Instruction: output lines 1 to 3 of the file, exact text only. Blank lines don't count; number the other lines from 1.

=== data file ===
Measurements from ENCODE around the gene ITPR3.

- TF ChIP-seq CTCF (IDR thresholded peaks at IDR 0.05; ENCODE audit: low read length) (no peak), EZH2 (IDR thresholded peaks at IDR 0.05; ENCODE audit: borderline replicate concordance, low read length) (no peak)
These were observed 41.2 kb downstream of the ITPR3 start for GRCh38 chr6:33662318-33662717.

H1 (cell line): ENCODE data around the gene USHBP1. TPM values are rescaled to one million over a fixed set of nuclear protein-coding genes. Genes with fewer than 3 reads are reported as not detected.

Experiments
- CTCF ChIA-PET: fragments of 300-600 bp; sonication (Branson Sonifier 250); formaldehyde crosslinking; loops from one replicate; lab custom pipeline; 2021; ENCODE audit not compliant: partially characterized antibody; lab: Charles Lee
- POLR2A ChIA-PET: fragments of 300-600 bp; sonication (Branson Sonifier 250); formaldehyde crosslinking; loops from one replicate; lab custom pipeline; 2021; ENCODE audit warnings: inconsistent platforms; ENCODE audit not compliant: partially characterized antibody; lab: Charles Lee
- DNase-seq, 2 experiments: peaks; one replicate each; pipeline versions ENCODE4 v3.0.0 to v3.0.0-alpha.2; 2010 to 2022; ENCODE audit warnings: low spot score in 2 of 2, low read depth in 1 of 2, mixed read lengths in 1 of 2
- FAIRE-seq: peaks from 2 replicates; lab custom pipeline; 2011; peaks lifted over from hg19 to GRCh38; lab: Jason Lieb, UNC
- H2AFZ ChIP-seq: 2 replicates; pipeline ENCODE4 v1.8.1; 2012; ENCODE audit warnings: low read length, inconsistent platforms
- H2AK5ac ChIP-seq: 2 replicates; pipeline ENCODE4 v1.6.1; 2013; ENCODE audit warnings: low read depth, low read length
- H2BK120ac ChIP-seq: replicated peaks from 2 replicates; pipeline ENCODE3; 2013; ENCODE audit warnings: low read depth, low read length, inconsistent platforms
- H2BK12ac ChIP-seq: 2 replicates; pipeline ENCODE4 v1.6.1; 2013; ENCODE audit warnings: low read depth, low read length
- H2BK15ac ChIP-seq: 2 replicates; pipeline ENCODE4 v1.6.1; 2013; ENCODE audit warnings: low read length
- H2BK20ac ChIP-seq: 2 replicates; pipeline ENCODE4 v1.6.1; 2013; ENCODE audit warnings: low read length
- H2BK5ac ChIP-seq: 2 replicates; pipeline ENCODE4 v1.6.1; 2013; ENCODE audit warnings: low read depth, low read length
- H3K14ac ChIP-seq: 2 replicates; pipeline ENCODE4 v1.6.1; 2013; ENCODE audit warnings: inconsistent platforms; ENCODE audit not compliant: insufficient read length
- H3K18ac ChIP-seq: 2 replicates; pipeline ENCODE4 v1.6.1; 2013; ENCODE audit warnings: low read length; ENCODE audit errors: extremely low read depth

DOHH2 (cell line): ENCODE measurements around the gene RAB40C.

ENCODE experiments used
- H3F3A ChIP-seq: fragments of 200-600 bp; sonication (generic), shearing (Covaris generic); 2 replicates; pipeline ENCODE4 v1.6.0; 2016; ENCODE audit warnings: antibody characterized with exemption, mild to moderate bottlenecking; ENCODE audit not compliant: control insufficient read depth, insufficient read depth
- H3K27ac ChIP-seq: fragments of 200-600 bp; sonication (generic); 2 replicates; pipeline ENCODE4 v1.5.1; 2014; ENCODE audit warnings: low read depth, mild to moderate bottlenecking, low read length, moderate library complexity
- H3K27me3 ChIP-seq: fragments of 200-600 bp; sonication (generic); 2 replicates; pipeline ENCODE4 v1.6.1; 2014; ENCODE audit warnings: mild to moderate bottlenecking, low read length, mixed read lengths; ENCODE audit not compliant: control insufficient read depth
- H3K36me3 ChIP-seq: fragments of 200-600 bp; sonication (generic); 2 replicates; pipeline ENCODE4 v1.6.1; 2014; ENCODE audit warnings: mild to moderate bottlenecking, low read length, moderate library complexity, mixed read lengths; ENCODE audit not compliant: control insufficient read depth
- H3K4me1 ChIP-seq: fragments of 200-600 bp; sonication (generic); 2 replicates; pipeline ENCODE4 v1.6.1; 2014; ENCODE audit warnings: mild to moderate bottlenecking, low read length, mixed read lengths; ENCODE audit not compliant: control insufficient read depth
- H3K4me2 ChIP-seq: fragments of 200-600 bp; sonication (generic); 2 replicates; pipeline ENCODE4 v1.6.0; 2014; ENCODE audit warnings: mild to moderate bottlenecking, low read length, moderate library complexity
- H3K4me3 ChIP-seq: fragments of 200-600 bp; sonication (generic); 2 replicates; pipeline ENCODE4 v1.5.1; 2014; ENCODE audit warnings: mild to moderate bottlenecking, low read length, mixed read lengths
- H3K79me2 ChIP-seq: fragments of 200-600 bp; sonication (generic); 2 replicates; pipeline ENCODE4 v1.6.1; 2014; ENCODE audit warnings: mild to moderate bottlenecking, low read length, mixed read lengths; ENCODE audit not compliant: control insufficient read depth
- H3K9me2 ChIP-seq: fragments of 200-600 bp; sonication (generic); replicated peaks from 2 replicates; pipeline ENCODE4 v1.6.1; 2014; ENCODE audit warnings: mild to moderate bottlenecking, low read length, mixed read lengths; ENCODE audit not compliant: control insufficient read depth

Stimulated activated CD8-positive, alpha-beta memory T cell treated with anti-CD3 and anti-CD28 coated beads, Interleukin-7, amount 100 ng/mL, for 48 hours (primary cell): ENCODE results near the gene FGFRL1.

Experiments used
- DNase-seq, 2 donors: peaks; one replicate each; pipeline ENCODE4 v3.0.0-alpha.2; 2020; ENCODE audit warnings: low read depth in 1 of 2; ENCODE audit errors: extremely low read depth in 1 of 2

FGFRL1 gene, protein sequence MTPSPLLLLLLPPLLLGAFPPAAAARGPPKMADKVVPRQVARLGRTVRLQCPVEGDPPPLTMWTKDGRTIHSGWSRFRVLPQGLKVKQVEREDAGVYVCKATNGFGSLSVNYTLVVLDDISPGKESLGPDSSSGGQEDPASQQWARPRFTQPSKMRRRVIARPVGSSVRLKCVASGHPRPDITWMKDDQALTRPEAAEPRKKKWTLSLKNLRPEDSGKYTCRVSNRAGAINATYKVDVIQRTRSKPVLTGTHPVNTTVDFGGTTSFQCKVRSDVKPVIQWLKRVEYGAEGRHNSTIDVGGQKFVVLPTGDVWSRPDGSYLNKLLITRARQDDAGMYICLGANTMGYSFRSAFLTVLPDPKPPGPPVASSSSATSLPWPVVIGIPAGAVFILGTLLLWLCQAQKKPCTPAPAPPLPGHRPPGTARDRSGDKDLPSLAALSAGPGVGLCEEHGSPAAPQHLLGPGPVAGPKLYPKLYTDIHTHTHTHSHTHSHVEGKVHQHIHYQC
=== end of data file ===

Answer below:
Measurements from ENCODE around the gene ITPR3.

- TF ChIP-seq CTCF (IDR thresholded peaks at IDR 0.05; ENCODE audit: low read length) (no peak), EZH2 (IDR thresholded peaks at IDR 0.05; ENCODE audit: borderline replicate concordance, low read length) (no peak)
These were observed 41.2 kb downstream of the ITPR3 start for GRCh38 chr6:33662318-33662717.